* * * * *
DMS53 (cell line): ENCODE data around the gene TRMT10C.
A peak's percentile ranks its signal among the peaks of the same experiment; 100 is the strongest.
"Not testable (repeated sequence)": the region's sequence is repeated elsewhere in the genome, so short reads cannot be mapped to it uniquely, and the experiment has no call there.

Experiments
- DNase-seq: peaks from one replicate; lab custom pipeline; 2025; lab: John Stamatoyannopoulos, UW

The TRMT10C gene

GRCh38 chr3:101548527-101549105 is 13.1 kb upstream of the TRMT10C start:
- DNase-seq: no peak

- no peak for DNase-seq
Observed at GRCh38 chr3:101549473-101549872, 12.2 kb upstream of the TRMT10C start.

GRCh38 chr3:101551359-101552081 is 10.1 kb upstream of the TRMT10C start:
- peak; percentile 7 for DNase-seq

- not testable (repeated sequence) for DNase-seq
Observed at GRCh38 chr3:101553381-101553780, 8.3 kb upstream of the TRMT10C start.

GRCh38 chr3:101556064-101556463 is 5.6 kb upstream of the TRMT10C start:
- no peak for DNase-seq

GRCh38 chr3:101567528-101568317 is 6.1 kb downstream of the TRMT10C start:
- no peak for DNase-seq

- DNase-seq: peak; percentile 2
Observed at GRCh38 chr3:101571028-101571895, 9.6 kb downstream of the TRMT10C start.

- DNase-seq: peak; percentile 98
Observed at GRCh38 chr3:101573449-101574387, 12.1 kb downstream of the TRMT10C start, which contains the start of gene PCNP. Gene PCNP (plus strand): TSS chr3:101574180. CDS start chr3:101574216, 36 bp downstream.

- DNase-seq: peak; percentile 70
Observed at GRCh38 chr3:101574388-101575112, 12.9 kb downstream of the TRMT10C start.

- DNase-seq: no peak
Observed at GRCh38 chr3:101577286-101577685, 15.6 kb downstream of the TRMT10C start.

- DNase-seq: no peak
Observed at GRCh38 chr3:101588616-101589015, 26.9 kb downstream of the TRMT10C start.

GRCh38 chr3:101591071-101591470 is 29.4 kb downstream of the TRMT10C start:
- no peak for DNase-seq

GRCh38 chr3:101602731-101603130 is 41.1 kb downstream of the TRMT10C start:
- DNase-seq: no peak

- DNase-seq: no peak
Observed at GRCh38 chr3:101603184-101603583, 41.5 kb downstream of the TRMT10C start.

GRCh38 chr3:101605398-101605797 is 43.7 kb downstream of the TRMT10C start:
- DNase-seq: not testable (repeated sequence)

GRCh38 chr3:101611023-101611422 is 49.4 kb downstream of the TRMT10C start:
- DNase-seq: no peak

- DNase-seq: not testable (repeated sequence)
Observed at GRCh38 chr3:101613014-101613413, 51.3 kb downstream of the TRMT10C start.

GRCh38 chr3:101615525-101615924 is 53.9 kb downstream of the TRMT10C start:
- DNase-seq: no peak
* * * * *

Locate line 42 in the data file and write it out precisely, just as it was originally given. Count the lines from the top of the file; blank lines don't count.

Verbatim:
- DNase-seq: no peak